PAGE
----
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Latifi needs to stop "overthinking" in 2022, says Williams

Nicholas Latifi has been urged by his Williams team not to "overthink" things next year so he can get the most out of the new Formula 1 cars.

Nicholas Latifi, Williams FW43B

Photo by: Glenn Dunbar / Motorsport Images

The Canadian is coming off the back of an encouraging 2021 campaign, where he scored his first F1 points with top ten results in the Hungarian and Belgian Grands Prix.

However, his season did have some frustrating moments at times as he either failed to capitalise on strong pace or found himself overshadowed by then teammate George Russell.

Williams’ heads of vehicle performance Dave Robson has acknowledged that Latifi lacked a level of consistency through 2021, but he has no doubts the youngster has what is needed to make progress.

However, Robson thinks that key to doing it is in Latifi having more trust in his natural talent and not trying to over-analyse what is going on.

“I think this year has been a bit more up and down than we’d hoped,” explained Robson. “We [Williams] have bounced a bit between qualifying and race pace, but he's still got a lot of very good talent for driving a car and understanding and articulating where the problems are.

“Obviously, it's a massive reset next year. The cars are completely different, new teammate as well, so I think there is an opportunity for him next year to really shine. I think there's still a chance that he can do that.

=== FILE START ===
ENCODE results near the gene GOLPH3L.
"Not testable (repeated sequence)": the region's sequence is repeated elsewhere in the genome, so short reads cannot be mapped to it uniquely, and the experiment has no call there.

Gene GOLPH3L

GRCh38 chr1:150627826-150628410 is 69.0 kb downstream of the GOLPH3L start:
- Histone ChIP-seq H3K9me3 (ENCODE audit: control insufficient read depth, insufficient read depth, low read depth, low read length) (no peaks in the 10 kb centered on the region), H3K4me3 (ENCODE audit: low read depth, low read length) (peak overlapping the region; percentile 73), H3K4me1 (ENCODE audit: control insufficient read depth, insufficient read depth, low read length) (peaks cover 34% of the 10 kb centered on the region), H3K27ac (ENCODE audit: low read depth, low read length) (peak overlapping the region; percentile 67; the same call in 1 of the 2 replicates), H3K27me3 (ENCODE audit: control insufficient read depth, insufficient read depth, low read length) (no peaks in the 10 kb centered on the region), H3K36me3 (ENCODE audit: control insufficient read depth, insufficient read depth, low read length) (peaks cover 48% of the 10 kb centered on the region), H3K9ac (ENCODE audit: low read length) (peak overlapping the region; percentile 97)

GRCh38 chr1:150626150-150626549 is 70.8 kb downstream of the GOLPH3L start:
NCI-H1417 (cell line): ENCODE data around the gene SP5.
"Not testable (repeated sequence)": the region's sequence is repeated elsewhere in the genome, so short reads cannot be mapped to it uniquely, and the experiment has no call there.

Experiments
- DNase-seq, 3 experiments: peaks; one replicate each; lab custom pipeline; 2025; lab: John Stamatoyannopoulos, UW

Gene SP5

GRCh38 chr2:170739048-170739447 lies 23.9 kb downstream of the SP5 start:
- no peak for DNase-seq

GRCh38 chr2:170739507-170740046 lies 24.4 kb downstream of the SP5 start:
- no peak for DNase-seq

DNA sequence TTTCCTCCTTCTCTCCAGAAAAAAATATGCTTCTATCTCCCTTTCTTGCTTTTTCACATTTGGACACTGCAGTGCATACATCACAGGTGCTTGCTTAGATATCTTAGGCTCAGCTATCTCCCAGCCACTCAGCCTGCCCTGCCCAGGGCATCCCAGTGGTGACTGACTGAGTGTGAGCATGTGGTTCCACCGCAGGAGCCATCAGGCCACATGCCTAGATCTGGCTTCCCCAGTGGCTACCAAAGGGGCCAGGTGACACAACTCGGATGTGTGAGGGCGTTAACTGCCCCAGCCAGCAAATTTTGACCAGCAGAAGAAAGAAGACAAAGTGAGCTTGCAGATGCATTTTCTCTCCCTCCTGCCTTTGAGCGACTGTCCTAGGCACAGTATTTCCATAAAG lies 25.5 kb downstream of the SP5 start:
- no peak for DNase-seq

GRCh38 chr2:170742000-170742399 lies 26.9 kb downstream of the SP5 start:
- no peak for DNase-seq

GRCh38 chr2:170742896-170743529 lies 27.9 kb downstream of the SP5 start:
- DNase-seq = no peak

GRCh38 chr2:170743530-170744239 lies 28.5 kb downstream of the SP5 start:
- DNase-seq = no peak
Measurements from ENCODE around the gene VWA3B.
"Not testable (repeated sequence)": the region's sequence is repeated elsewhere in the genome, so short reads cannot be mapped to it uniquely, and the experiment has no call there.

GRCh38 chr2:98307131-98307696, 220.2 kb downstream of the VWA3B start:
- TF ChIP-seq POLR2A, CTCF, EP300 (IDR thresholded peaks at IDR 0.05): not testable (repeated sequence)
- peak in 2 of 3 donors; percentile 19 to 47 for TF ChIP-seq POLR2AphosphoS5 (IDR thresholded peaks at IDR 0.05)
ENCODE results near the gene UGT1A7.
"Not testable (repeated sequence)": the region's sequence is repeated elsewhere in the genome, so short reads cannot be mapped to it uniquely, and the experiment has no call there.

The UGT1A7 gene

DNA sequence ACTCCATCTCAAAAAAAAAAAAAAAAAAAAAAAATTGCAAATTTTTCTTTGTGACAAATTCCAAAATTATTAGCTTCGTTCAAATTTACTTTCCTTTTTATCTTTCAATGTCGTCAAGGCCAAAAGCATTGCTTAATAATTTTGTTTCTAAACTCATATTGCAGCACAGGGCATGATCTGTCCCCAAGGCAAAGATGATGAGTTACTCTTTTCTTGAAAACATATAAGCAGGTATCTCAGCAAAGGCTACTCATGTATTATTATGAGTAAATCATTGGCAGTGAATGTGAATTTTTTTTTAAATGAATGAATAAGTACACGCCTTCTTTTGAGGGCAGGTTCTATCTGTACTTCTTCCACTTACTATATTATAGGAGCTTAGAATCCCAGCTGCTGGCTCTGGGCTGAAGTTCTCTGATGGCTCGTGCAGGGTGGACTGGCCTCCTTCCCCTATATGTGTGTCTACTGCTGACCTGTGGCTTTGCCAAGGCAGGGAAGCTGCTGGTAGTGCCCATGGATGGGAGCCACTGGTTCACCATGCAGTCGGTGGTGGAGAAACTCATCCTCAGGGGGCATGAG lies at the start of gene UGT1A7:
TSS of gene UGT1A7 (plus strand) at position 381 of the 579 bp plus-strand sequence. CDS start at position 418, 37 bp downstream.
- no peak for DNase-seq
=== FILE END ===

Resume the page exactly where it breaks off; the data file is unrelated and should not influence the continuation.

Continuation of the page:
“He's got what he needs, but he perhaps needs to trust his instincts a bit more and maybe will always think too deeply about it, which is potentially part of the problem that comes and goes. He does have a tendency to overthink, and he's almost a bit too intelligent to go out there and really just drive on his instincts. But crucially he does have those instincts.”

Nicholas Latifi, Williams walks the track

Nicholas Latifi, Williams walks the track

Photo by: Glenn Dunbar / Motorsport Images

Robson believes that one factor that could help Latifi in his approach is having a better car underneath him, as that would stop him feeling that he needed to try to overcome a package deficit.

“He can do it, but I think it's almost a chicken and egg thing,” added Robson. “The car being a bit quicker means he can relax a bit, particularly in the early part of qualifying.

“He can then start to really trust his instinct, to drive like he can do and like most of the drivers do. So he can still get up on that upward spiral and do a good job for sure.”

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